• Hello, Clive. Thank you for the positive comments on the memoirs, your message has lifted my spirits. I’m encouraged to continue with the third book – which is up to chapter nine so far. The writing of it is not as straightforward as book one – I must try to make it work as a stand-alone and at the same time give enough backstory for it to be a sensible sequel to the first two books.
      I left the sea to plunge into the beginnings of ITV in London, where other Sparks had gone before. Our ability to work alone and not waste resources was sought after. It seemed sensible at the time – but there has been nothing to equal my days at sea. As you say, it was the golden age.

  7. Sherry Marr says:

    Harry, I just looked back and saw you visited my blog………how lovely to see you! Congratulations on your books . Good for you to be producing something during these stressful days! I applaud you! Stay safe, kiddo!

  8. Jim Muir Ex Port Line 1960-1965 says:

    Harry, there are a number comments on the ship and Lt Mann you mention in your post on Ships Nostalgia on the net under the heading “Sandakan Death Camps” Regards Jim Muir

    • Thank you, Jim. I’ll investigate those. The manuscript for ‘One Jump Ahead’ is on the point of publication, but no doubt new sources will arise.
      best wishes
      Harry

  9. Hilary says:

    Harry I am writing on behalf of John Harrison, a 101 year old academic, SOAS London, whose field is South Asia. He has just finished The Best Of Days with great enjoyment and interest and was wondering if you have published the second half of your memoirs of life in the merchant navy – in volume, article or programme form?
    His own first studies were of the Portuguese as shippers around the African Coast, Persian Gulf, Goa, Cylon, Indonesia and China. (Based upon work in the Portuguese archives from Damao to Macao)

    • Hello Hilary. I’m honoured to have a reader of such distinction, and one who is twenty years older than me. I’m half-way to completing a sequel to ‘Best of Days’, though it may not be finished until early next year. Perhaps I could send you a file of the opening couple of chapters that he could read meanwhile, content that could be printed off for him.

      I note his interest in historical matters Portuguese — My first publication was “Tom Fleck”, a novel set in Northern England in 1513, it includes a refugee family from Portugal. The sequel to ‘Tom Fleck’ is ‘The Black Caravel’, a sea story (of 1536) which also has Portuguese content.
      best wishes
      Harry Nicholson

  10. Hilary says:

    Harry I am writing on behalf of John Harrison, a 101 year old academic, SOAS London, whose field is South Asia. He has just finished The Best Of Days with great enjoyment and interest and was wondering if you have published the second half of your memoirs of life in the merchant navy – in volume, article or programme form?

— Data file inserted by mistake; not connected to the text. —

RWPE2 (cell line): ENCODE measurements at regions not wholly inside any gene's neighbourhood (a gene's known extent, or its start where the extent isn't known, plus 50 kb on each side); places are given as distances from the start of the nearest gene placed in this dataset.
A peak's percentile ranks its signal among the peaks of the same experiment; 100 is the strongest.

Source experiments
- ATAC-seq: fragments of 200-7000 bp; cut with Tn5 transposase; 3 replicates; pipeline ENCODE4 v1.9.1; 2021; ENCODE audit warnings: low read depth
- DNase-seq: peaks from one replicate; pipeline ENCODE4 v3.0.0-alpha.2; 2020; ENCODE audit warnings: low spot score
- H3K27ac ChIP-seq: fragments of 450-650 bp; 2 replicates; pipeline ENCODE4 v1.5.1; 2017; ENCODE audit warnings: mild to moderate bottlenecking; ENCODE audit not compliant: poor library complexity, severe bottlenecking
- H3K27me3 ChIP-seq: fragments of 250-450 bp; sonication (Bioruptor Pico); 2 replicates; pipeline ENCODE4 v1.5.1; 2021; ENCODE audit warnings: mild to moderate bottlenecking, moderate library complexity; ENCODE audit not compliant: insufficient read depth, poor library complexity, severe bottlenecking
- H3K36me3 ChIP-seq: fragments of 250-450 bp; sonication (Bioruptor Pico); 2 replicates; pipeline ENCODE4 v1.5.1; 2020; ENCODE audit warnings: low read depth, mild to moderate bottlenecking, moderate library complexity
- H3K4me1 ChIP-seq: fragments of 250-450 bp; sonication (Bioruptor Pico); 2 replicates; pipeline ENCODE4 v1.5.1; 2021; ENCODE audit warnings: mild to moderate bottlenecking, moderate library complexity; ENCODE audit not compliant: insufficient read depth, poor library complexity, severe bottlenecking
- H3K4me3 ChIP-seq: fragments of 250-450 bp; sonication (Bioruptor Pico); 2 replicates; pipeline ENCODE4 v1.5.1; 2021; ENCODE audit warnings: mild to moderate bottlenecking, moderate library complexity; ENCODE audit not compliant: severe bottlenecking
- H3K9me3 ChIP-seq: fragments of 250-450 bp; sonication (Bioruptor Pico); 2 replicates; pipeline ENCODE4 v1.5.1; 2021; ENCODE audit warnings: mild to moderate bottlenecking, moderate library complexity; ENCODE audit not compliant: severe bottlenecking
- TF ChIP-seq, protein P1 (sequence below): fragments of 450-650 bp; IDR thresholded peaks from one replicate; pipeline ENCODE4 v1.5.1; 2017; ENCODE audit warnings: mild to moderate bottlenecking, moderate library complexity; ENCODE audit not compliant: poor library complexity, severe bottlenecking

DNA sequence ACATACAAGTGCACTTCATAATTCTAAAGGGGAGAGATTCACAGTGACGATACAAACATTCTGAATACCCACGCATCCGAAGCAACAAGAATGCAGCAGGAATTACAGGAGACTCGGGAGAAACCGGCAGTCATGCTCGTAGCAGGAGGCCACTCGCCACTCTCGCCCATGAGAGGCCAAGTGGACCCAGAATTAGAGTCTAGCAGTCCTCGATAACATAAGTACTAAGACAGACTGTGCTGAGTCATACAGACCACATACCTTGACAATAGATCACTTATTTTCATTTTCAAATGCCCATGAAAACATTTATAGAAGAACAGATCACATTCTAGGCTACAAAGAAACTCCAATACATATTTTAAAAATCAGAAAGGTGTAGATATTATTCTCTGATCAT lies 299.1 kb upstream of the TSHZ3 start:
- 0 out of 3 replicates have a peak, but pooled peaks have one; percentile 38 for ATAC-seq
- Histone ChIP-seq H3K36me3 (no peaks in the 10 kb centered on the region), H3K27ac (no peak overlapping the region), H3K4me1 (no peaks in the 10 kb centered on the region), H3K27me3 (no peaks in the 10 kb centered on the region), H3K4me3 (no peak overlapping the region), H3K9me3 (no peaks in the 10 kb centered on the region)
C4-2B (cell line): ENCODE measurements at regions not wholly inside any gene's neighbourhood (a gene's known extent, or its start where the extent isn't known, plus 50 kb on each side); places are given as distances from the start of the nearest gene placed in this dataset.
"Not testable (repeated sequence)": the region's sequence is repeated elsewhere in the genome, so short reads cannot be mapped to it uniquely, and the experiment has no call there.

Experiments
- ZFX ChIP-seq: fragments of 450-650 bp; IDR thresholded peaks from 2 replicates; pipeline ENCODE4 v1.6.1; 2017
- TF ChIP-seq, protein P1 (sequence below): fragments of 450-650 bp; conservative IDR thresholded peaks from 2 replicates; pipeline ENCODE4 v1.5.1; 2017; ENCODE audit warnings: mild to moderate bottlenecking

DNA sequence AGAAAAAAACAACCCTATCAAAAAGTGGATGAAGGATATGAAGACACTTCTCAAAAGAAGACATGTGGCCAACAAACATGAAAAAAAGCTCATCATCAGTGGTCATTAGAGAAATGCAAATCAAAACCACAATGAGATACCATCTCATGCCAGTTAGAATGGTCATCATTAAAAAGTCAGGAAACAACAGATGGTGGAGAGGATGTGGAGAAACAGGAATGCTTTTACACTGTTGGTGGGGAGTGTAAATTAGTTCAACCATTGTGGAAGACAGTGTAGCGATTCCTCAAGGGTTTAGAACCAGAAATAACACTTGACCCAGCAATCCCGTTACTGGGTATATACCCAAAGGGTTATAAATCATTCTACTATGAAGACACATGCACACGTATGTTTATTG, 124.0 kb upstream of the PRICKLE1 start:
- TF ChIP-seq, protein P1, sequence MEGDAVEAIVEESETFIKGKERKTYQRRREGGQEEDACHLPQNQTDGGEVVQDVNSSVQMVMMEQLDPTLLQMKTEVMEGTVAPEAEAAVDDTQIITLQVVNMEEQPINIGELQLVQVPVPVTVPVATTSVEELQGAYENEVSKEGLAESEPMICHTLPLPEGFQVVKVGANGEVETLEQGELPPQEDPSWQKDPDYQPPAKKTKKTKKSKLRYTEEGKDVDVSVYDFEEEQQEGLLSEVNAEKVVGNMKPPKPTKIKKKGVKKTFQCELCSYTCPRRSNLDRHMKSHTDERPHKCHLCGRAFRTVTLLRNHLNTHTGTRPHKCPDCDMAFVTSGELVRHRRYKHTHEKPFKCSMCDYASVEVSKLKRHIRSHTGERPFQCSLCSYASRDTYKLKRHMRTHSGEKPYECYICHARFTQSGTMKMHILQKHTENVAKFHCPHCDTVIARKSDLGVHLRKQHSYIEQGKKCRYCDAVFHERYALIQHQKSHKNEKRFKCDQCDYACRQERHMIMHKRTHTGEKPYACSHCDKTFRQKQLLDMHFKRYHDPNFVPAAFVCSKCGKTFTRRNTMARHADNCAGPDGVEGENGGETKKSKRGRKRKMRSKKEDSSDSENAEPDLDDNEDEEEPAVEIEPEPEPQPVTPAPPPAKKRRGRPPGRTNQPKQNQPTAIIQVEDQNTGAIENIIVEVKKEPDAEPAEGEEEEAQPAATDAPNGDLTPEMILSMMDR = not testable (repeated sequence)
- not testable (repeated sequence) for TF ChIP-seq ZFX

His own first studies were of the Portuguese as shippers around the African Coast, Persian Gulf, Goa, Cylon, Indonesia and China. (Based upon work in the Portuguese archives from Damao to Macao)

  11. jguenther5 says:

    Happy New Year, Harry.

  12. fairwinz says:

    Hallo Harry. Congratulations on your creative stuff. High quality and standard, if I may say so!

    I have a WordPress site called banklineonline.com, and have also written a memoir book called ” Any Budding Sailors?” which is both an ebook and a print version via create space. Also have a love of writing poetry but have yet publish a volume. Don’t imagine poetry sells very well, although there is a lot of interest on line. I am always struggling a bit with the technology, and admired your efforts which are so professional.

    all the very best/Alan

    • Good morning, Alan. My compliments on your work to preserve memories of The Bank Line (I often observed those vessels standing off obscure eastern ports, and wondered about the adventures they would have.
      On poetry, it seems there are more poets than buyers of poetry books; but that is no reason to hold off our creative urge. My own collection ‘Wandering About’ finds a couple of new readers each year; possibly curious after reading one of my novels.
      I’ve become fascinated by memoir, and feel it worthy of much more than the recording of bare fact.

      This is good: http://www.writersdigest.com/whats-new/10-ways-to-tell-if-your-story-should-be-a-memoir-or-a-novel.

  13. Dolores Davis says:

    Fragments of Tom’s world is a delightful insight into the ancient roots of Northern England. As an American possessing a modicum of muddled English heritage, i find your storytelling touching and entertaining …

    • Thank you, Dolores. It still feels ancient away from the roads and particularly at night. I’d be a touch nervous in the dark among the standing stones on the moor above this house. My forebears have been around this region since at least 1570 and, considering the surnames, probably much longer . . . so I feel at home.